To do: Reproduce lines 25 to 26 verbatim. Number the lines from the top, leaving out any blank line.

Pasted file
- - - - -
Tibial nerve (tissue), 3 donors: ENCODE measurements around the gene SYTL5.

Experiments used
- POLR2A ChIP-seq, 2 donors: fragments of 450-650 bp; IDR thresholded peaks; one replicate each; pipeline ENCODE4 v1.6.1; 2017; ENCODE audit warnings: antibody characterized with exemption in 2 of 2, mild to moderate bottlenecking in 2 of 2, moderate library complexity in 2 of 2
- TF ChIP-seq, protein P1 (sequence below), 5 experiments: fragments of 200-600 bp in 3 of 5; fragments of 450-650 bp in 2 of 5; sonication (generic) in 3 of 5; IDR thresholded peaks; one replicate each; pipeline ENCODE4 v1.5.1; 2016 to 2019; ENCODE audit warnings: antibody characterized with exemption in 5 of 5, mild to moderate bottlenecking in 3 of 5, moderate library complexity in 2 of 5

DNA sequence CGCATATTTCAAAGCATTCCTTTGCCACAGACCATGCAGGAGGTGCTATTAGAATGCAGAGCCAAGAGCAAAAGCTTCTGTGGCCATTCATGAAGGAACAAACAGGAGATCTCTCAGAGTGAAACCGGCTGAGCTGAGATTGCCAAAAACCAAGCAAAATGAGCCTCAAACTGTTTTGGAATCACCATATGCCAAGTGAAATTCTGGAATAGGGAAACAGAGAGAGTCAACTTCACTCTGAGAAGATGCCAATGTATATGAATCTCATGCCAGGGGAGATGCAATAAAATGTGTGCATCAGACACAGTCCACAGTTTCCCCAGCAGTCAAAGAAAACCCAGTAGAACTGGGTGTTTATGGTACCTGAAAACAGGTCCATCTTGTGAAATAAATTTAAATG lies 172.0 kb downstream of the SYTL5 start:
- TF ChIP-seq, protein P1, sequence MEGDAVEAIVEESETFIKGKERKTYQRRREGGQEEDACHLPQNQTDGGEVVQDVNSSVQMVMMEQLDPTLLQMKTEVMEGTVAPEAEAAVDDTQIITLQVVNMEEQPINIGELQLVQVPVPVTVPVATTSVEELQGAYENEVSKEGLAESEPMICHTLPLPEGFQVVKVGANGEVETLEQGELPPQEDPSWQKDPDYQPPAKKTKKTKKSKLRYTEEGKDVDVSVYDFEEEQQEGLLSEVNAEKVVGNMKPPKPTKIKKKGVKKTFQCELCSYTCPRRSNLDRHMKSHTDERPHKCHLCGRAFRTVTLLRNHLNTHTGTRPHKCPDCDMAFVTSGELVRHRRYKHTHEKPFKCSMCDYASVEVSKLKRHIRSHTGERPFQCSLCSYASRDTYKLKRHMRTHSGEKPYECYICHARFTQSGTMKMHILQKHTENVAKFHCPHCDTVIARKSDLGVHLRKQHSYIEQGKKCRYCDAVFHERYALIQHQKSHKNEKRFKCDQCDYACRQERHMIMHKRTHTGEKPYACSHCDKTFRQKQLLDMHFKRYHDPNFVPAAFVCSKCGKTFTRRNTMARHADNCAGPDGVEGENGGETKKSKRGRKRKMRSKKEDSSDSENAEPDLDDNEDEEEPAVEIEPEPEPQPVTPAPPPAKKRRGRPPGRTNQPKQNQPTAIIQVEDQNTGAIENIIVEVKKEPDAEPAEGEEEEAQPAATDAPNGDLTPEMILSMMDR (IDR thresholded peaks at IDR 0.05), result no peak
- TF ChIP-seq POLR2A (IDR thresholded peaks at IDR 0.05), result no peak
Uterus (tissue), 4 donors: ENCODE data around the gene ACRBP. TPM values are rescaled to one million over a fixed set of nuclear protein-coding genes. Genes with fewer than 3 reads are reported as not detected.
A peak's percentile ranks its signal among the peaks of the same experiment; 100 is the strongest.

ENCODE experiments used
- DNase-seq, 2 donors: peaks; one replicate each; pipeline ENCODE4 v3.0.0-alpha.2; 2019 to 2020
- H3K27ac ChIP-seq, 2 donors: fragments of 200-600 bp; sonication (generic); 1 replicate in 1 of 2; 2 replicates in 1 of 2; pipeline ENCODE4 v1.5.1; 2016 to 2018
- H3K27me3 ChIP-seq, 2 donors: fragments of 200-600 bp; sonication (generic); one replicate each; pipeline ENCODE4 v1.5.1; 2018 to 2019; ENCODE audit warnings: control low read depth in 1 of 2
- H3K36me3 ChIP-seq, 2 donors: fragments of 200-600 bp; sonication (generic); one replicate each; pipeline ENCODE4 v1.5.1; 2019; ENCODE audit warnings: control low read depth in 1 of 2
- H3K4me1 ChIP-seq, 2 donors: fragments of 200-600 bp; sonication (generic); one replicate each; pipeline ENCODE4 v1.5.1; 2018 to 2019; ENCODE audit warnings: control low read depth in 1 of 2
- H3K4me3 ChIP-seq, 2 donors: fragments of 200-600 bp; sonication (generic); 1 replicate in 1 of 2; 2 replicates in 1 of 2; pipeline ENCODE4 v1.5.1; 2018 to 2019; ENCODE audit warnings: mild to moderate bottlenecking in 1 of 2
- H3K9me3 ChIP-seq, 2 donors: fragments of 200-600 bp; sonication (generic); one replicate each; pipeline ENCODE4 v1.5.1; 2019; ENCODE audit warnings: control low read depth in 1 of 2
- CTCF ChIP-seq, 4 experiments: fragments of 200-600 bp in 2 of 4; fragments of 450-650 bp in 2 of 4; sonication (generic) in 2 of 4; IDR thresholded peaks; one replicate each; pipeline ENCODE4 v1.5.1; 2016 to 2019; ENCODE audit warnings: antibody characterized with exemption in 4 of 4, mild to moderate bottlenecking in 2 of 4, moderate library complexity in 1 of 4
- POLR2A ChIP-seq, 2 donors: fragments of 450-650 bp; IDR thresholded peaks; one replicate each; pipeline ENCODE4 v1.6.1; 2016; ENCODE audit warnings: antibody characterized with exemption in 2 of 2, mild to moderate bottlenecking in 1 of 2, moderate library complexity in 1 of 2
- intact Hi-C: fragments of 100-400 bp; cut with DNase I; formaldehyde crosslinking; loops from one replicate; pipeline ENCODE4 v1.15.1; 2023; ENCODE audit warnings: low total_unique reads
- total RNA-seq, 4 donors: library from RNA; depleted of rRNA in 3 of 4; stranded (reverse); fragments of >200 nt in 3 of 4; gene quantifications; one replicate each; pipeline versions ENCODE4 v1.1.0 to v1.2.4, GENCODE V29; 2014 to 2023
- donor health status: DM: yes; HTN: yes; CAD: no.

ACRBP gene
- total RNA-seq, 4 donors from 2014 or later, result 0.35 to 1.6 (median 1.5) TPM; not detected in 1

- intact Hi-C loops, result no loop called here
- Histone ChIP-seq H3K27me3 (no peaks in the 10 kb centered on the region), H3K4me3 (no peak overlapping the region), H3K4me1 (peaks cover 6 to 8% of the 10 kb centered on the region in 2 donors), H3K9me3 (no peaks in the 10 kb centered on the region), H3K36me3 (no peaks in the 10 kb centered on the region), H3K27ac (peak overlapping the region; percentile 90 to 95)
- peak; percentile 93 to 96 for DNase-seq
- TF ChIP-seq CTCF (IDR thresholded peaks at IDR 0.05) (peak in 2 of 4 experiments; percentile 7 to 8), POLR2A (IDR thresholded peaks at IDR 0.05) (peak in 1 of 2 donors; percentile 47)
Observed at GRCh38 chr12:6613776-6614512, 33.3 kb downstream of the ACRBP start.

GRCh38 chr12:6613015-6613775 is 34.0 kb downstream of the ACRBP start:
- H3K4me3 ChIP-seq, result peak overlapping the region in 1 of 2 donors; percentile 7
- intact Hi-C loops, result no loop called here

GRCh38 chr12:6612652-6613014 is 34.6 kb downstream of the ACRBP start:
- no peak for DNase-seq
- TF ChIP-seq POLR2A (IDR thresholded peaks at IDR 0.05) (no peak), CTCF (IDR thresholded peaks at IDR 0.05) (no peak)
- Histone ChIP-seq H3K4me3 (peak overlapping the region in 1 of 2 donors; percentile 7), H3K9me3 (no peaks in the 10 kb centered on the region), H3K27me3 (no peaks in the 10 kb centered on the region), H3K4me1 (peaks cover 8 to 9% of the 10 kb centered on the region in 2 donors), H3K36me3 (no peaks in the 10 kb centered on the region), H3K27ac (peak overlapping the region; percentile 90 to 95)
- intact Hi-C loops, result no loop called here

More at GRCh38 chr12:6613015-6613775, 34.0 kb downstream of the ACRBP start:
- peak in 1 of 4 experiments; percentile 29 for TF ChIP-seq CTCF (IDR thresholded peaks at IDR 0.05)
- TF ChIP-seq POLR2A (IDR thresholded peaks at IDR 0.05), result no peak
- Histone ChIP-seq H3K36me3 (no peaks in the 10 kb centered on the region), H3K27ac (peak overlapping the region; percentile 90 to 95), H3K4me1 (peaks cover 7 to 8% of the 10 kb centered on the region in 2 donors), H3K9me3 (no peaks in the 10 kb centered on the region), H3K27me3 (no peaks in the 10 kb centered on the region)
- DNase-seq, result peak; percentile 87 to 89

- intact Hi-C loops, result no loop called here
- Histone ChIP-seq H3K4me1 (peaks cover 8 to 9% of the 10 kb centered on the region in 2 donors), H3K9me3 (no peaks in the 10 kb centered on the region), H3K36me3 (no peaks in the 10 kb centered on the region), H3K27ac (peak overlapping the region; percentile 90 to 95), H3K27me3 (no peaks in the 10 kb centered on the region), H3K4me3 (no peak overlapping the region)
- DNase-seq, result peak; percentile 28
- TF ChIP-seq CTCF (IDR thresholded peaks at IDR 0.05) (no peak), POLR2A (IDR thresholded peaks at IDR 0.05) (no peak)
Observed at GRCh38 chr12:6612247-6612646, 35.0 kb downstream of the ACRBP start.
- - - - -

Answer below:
- intact Hi-C loops, result no loop called here
- Histone ChIP-seq H3K27me3 (no peaks in the 10 kb centered on the region), H3K4me3 (no peak overlapping the region), H3K4me1 (peaks cover 6 to 8% of the 10 kb centered on the region in 2 donors), H3K9me3 (no peaks in the 10 kb centered on the region), H3K36me3 (no peaks in the 10 kb centered on the region), H3K27ac (peak overlapping the region; percentile 90 to 95)